|Figure 3||Figure 3a|
|Figure 5: Photo courtesy of Delia Tuttle, DDS|
Original PST protocol does not advocate the need for suturing the tissue flaps. The thought is that the clotting process alone will keep the tissue at the desired advanced level. Once again, some clinicians deviate from this protocol and use sling sutures to ensure that the tissue stays coronally positioned.
Standards, studies, and statistics
Using the PST protocol, one study measured 85 recession sites that were Miller Class I or Class II recession with a mean follow-up time of one-and-a-half years. Defect coverage was obtained in 91% of the cases and near-complete root coverage in 81% of the cases. Clinical attachment gain was 4.4 mm, and keratinized tissue gain was 1.4 mm. (9) Additionally, some of the biggest advantages of this technique are in the subjective patient assessment realm. Time of the surgical procedure compared to conventional soft-tissue grafting techniques was decreased. Postoperative patient discomfort and swelling were also extremely reduced.
When Miller Class III recessions were included, complete root coverage dropped to 69%, and 90% root coverage was obtained in 77% of the cases. Therefore, PST has been indicated as an appropriate soft-tissue grafting technique around natural teeth with two or more areas of recession in the Miller Class I and Class II ranges. This method is currently being explored around dental implants with soft-tissue loss, but as of today, there are no studies in the literature to prove this is effective.
Improving case acceptance and awareness
Advances in minimally invasive soft-tissue grafting techniques over the years have improved case acceptance, while decreasing postoperative pain and complications of traditional gum grafting surgery. PST is an example of another surgical advancement that has furthered patient acceptance and awareness of the benefits of gum grafting. Grassroots effort and media publications of the PST have augmented the general public’s knowledge about the benefits of soft-tissue grafting and have taken a once-ominous procedure and made it more palatable.
1. Aichelmann-Reidy ME, Yukna RA, Evans GH, Nasr HF, Mayer ET. Clinical evaluation of acellular allograft dermis for the treatment of human gingival recession. J Periodontol. 2001;72(8):998-1005.
2. Langer B, Langer L. Subepithelial connective tissue graft technique for root coverage. J Periodontol. 1985;56(12):715-720.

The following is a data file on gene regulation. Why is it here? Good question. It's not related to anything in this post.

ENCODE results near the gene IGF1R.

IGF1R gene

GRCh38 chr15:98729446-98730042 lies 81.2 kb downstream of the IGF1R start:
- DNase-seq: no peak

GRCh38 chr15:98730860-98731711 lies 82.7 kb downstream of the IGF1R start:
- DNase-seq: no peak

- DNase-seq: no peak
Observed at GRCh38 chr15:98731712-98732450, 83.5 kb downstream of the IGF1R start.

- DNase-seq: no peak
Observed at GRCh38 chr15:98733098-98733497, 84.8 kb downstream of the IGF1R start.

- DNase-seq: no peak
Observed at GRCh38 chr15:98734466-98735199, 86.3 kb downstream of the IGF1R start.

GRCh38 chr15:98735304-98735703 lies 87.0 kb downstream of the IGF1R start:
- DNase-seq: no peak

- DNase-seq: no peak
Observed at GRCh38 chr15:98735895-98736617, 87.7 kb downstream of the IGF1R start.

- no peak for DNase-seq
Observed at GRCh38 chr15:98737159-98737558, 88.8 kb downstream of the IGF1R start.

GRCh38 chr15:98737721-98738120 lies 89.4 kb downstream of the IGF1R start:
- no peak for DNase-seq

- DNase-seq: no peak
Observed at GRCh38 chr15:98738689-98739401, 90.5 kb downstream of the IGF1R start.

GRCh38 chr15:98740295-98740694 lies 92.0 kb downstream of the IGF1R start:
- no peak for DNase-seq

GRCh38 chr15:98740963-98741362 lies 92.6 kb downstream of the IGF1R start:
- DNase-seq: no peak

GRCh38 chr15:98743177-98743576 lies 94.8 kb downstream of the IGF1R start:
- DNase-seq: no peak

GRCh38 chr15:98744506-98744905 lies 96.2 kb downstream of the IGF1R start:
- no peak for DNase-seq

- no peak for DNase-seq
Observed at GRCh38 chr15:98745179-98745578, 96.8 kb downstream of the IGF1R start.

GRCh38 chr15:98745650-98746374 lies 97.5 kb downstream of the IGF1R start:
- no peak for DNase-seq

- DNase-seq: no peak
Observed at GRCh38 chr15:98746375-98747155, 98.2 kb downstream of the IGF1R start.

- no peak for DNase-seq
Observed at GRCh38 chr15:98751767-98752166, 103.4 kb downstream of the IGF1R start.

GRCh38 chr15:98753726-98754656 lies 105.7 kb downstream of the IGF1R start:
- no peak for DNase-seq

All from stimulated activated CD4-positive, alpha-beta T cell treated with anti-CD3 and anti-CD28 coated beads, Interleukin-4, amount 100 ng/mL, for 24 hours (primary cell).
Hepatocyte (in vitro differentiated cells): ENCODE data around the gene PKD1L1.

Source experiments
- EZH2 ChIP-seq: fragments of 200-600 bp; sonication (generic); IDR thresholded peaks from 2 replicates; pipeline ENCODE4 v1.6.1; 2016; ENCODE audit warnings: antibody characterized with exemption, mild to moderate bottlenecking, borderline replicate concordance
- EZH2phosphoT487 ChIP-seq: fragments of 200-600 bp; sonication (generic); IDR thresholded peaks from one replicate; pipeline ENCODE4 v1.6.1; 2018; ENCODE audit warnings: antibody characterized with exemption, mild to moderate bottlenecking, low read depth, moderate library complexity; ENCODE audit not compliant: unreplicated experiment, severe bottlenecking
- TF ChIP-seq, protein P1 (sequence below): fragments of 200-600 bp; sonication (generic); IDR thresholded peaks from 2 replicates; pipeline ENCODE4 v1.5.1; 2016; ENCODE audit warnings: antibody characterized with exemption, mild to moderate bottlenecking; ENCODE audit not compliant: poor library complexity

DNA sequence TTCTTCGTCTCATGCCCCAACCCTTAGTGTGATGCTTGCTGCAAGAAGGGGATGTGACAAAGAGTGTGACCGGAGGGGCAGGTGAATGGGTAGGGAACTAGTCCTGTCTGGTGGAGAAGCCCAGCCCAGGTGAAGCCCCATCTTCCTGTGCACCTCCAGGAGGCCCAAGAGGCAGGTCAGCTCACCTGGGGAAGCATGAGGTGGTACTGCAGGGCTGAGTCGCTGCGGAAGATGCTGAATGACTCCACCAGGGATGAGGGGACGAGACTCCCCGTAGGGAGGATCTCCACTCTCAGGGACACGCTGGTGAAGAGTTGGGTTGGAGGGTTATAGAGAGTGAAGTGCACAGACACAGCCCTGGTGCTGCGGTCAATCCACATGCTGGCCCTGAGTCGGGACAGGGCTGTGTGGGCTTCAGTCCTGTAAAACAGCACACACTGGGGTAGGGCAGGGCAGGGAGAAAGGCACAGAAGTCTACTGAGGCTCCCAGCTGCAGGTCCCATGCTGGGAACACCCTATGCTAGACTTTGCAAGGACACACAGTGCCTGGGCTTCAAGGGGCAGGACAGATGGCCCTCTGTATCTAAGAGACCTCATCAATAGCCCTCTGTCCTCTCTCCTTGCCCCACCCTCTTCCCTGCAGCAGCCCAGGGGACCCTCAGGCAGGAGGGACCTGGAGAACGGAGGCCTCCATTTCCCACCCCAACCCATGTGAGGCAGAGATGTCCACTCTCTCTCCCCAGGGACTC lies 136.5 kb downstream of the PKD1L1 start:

3. Raetzke PB. Covering localized areas of root exposure employing the “envelope” technique. J Periodontol. 1985;56(7): 397-402.
4. Tarnow DP. Semilunar coronally repositioned flap. J Clin Periodontol. 1986;13(3):182-185.
5. Zabalegui I, Sicilia A, Cambra J, Gil J, Sanz M. Treatment of multiple adjacent gingival recessions with the tunnel subepithelial connective tissue graft: a clinical report. Int J Periodontics Restorative Dent. 1999;19(2):199-206.
6. Allen AL. Use of the supraperiosteal envelope in soft tissue grafting for root coverage. I. Rationale and technique. Int J Periodontics Restorative Dent. 1994;14(3):216-227.
7. Andrade PF, Felipe ME, Novaes AB Jr, et al. Comparison between two surgical techniques for root coverage with an acellular dermal matrix graft. J Clin Periodontol. 2008;35(3):263-269. doi: 10.1111/j.1600-051X.2007.01193.x.
8. Zuhr O, Fickl S, Wachtel H, Bolz W, Hürzeler MB. Covering of gingival recessions with a modified microsurgical tunnel technique: case report. Int J Periodontics Restorative Dent. 2007;27(5):457-463.
9. Chao JC. A novel approach to root coverage: the pinhole surgical technique. Int J Periodontics Restorative Dent. 2012;32(5):521-531.
Scott Froum, DDS, a graduate of the State University of New York Stony Brook School of Dental Medicine, is a periodontist in private practice in New York City. He is the editorial director of Perio-Implant Advisory e-newsletter, as well as a contributing author for DentistryIQ and Dental Economics. Dr. Froum, a diplomate of the American Board of Periodontology, is a clinical associate professor at both SUNY Stony Brook and the NYU Dental School in the Department of Periodontology and Implantology. He serves on the board of editorial consultants for the Academy of Osseointegration's Academy News. Contact him by email at email@example.com or through his website at drscottfroum.com.